Sim on how a scramble can turn a run in the mountains into a exhilarating…
I arrived at the start of the Heineken Race to the Tower early, parking and jumping straight out to go and register. I needn’t have worried – registration was quick and easy and I headed back to the car to drink coffee and sort out my kit.
The 52 miles of the Cotswold Way that lay before me were the the furthest I’d ever run in one day. The start area was buzzing but it was nice to sit on my own well away from it all for a few moments and remember the hours of training and preparation that had got me there. I felt ready and I trusted my kit. There was nothing left to do but get going. I put my waterproof on to keep me warm and headed over to join the gathering crowd at the start.
At just past 0800 I set off in the first wave of the day, chatting to the other racers about the race briefing – would it really be that well marked (it was) and were there really 174 gates (there were)? It was dry and warm enough to be in a t-shirt and shorts so I stashed my waterproof in my brand new Ultimate Direction TO race vest. I know the rule about never trying anything out on race day and I hoped it didn’t rub.
My plan was to run at about 10 minute miles and to stop at all the aid stations to eat and drink; I hoped this would get me in somewhere between 10 and 11 hours and I thought I was ready for that. Only time would tell.
The first few miles were great, jogging along easily and loving the scenery. The Cotswold Way runs along the Cotswold Escarpment for 102 miles from Chipping Campden to Bath; our race started near Stroud in the southern half and headed north to Broadway Tower. I got into an easy rhythm, running with a chap I’d been chatting to at the start – coincidentally another Mr Benson – and enjoying the terrain. The open ridges offer amazing views across classic rural English scenery, punctuated by points of interest like the Devil’s Chimney, said to be the gateway to where the devil lurks below; the ruins of Hailes Abbey; and Studley Castle. Off the ridges the trail descends or climbs through beautiful broad-leaf woodland, skirts the edges of open farmland or crosses mature parkland. It never seamed to be flat but it felt like we were running it the right way, walking the steep climbs and then being rewarded by long, runnable descents.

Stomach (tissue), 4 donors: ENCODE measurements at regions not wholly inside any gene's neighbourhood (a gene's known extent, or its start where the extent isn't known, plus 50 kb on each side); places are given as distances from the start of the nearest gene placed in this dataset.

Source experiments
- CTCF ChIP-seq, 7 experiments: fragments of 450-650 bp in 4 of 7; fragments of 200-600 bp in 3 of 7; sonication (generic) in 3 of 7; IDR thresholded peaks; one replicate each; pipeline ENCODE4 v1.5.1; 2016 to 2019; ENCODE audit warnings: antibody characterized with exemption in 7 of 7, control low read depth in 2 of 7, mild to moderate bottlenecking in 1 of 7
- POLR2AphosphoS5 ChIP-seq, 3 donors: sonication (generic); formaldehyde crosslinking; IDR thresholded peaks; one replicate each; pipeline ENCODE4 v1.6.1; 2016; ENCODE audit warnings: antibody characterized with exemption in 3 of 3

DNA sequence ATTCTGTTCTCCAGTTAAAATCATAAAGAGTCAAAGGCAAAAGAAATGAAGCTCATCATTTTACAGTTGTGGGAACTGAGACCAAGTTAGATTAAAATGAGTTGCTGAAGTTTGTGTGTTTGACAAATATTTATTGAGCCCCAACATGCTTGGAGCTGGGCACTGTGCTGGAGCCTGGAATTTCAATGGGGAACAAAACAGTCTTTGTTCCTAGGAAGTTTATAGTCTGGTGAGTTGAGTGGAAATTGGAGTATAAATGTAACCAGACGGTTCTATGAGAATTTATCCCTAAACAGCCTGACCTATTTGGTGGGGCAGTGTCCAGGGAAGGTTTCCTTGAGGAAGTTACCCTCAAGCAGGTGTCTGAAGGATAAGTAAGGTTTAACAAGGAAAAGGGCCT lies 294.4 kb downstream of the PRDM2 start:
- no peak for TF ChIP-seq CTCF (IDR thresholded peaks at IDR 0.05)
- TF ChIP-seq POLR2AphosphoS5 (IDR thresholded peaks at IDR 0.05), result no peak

The first aid station was exciting: so much to eat, so many different drink options; we still felt great and knew we needed to eat, so we did. Peanuts, crisps, fruit, flat coke and water all felt like an excellent idea. I ignored the energy drinks and bars as I assumed that I wouldn’t want too much sweet stuff and I had a couple of gels with me anyway. We carried on even more impressed with the organisation of the race – the signage was excellent, route finding was easy and the aid stations were well stocked – perfect!
At about mile 20 the other Mr B started to have a tough time – he was still running but I could tell he was feeling it and I wondered what it meant for his race. I’d been enjoying running with him and we seemed to be comfortable at the same pace so I hoped it was just a bad patch and that he’d be fixed by the half-way point. We stayed together and arrived at the marquee at the marathon distance. I was pleased to see we were still on for about 10 hours.
Sitting in the marquee and relaxing I still felt fine and enjoyed a cup of thick vegetable soup, a buttered roll and a cup of tea. I tried the Heineken 0.0, which tasted great but felt wrong somehow… Perhaps that’s testament to its realistic lager taste. Mr B was still feeling ropey but he seemed to be recovering with the food and rest. I think he was a bit worried about feeling bad so early on. Dragging ourselves back onto the course we carried on still maintaining a steady sub 11 hour pace and were soon both feeling good. We picked up the pace a bit, probably my first error, but it felt good at the time and we soon entered the next check point.
Then it all fell apart – I’d decided to only carry one 500ml soft flask, thinking I’d drink plenty at the aid stations and the flask would be enough in between. In reality it was hard to drink much at one go so I didn’t drink enough at the check points. The day was heating up and it often took at least an hour and a half between check points. I didn’t recognise it at the time but I had started to get dehydrated on the long leg to the half-way point. I didn’t really manage to get back from this and soon afterwards I started to feel sick. I was struggling to keep up our pace, especially on the flatter sections and slight downhills. I still found walking uphill OK but I had to drop my running pace and it felt horrible. Mr B had perked up considerably since half-way, so it was now him looking after me, encouraging me and pointing out my hydration error.